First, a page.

All this is to say is we need to respect the rights of the perfectly healthy, non-elderly people who live in large houses to get back to their lives. 16/
The rights of others— separate and unequal— are of lesser consequence. 17/
This “thinning” of the population has unintended/intended consequences in a sorry/not sorry kind of way. 18/
There is a country following this approach. Sweden. And their architect defends the death toll and expresses surprise at the nursing home deaths. Surprise but not much concern.19/
If we follow closer to Sweden’s path, our death rates would be 25% higher per capita. And Sweden has a more fit, less diverse population. So for the folks who say lets follow that path, if we’re tracking to 200,000 deaths, it’s another 50,000+ people.20/…
COVID-19 is a threat but not as much of a threat as eugenics.

Not sure eugenics is at work? What if the target of COVID-19 were children? People of European origin? people who owned horses?

Would we think about 2000 deaths every day differently? More troubling? 21/
The average number of years lost for someone who dies from COVID is 10 years. The skin color is most often brown or black. Some people have the temerity to be sick or disabled.

Is our policy response the same as it would be if that were different? 22/
I know people act out of fear, but if Dan’s way of life places less value on certain people, maybe that way isn’t worth preserving. 23/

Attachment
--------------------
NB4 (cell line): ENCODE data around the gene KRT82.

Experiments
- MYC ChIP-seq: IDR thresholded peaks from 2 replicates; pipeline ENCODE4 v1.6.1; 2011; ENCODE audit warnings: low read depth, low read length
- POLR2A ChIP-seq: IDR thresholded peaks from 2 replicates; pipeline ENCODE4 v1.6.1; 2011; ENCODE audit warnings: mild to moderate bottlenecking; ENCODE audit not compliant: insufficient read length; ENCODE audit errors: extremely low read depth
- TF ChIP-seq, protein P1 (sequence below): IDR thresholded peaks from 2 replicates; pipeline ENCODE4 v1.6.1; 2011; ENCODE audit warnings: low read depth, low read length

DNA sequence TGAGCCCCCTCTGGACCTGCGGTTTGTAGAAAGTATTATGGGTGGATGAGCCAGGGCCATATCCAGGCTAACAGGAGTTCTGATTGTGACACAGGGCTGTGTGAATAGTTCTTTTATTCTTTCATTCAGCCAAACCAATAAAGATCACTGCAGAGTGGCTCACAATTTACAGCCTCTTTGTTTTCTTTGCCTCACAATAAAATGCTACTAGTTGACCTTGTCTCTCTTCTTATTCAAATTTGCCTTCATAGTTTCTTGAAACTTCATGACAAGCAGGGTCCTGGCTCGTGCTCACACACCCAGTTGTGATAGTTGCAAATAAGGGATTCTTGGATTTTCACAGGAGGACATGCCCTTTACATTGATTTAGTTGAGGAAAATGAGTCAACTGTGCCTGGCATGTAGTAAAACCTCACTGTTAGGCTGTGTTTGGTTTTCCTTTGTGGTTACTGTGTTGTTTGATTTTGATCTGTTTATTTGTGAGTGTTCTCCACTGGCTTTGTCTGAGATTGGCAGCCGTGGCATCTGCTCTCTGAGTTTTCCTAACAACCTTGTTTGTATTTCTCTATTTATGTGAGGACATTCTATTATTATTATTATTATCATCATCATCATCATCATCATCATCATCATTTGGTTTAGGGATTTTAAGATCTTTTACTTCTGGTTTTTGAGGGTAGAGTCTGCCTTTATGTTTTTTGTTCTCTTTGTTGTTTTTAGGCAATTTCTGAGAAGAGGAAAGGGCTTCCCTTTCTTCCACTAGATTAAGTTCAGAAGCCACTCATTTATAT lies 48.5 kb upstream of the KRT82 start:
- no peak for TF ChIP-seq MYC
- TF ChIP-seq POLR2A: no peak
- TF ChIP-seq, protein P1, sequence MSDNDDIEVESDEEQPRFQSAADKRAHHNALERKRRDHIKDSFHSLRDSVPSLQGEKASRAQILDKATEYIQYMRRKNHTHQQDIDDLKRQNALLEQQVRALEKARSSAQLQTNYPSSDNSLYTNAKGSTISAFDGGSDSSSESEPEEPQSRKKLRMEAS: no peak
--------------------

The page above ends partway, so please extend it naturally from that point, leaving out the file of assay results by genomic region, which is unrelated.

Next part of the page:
Minimizing the death toll doesn’t seem like it’s too controversial a number one priority. All of us being created equally doesn’t seem like too contraversial of a value to finally lead with in this country. 24/
What about the argument of all the non-COVID deaths? Shouldn’t we worry about them? Is that a math argument, a justification for another purpose, or a problem with a solution? 25/
Yes we need to treat people with cancer. Yes we need COViD and non-COVID functioning hospitals. Yes, safer rural hospitals should be back in business with good infection controls & warning systems. Yes, telemedicine & telepsych can happen now. Feels like we can do this too. 26/
Surely opening the economy will save other lives or livelihoods? I don’t think anybody, let alone any evidence, suggests the economy bounces back with thousands of unnecessary deaths every day & no plan to safely open. 27/

And even a modicum of sticking to a plan would provide a lot of that confidence. 28/

Instead, sacrificing people on the margins represents part of a lazier path, one with the benefit of not chopping much into Trump’s core voting base, one with costs concentrated to specific populations & states. And populations the stock market of 2020 cares little about.29/
In the end the virus will be beaten. By science. By patience. By public action. Part of the history will be written proudly.

But like internment camps, Katrina, family separation & nurses and doctors without PPE, the ugly history of discarded lives will be written too. 30/
As of this date, it’s not too late to write that history differently. Home & community based services, a safe re-open plan, treating those with the least the same as those with the most. That’s a crisis that would make us a better country./end